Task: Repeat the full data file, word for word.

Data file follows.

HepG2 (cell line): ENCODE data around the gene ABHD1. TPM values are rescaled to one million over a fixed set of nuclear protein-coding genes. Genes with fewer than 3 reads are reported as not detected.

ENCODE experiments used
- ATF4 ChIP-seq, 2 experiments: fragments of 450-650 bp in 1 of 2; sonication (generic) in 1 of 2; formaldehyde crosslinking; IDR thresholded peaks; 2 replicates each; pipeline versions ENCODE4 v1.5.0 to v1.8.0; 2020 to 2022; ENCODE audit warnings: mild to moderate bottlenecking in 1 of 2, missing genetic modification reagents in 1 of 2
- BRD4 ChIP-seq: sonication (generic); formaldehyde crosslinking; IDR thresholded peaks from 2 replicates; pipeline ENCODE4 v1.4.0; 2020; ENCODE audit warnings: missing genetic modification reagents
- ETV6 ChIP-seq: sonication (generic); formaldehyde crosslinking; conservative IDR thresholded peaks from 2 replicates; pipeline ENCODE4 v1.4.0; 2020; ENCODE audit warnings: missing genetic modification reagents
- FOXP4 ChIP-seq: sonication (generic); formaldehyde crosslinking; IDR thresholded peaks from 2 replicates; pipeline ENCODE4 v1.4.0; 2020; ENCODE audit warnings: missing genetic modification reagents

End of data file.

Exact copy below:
HepG2 (cell line): ENCODE data around the gene ABHD1. TPM values are rescaled to one million over a fixed set of nuclear protein-coding genes. Genes with fewer than 3 reads are reported as not detected.

ENCODE experiments used
- ATF4 ChIP-seq, 2 experiments: fragments of 450-650 bp in 1 of 2; sonication (generic) in 1 of 2; formaldehyde crosslinking; IDR thresholded peaks; 2 replicates each; pipeline versions ENCODE4 v1.5.0 to v1.8.0; 2020 to 2022; ENCODE audit warnings: mild to moderate bottlenecking in 1 of 2, missing genetic modification reagents in 1 of 2
- BRD4 ChIP-seq: sonication (generic); formaldehyde crosslinking; IDR thresholded peaks from 2 replicates; pipeline ENCODE4 v1.4.0; 2020; ENCODE audit warnings: missing genetic modification reagents
- ETV6 ChIP-seq: sonication (generic); formaldehyde crosslinking; conservative IDR thresholded peaks from 2 replicates; pipeline ENCODE4 v1.4.0; 2020; ENCODE audit warnings: missing genetic modification reagents
- FOXP4 ChIP-seq: sonication (generic); formaldehyde crosslinking; IDR thresholded peaks from 2 replicates; pipeline ENCODE4 v1.4.0; 2020; ENCODE audit warnings: missing genetic modification reagents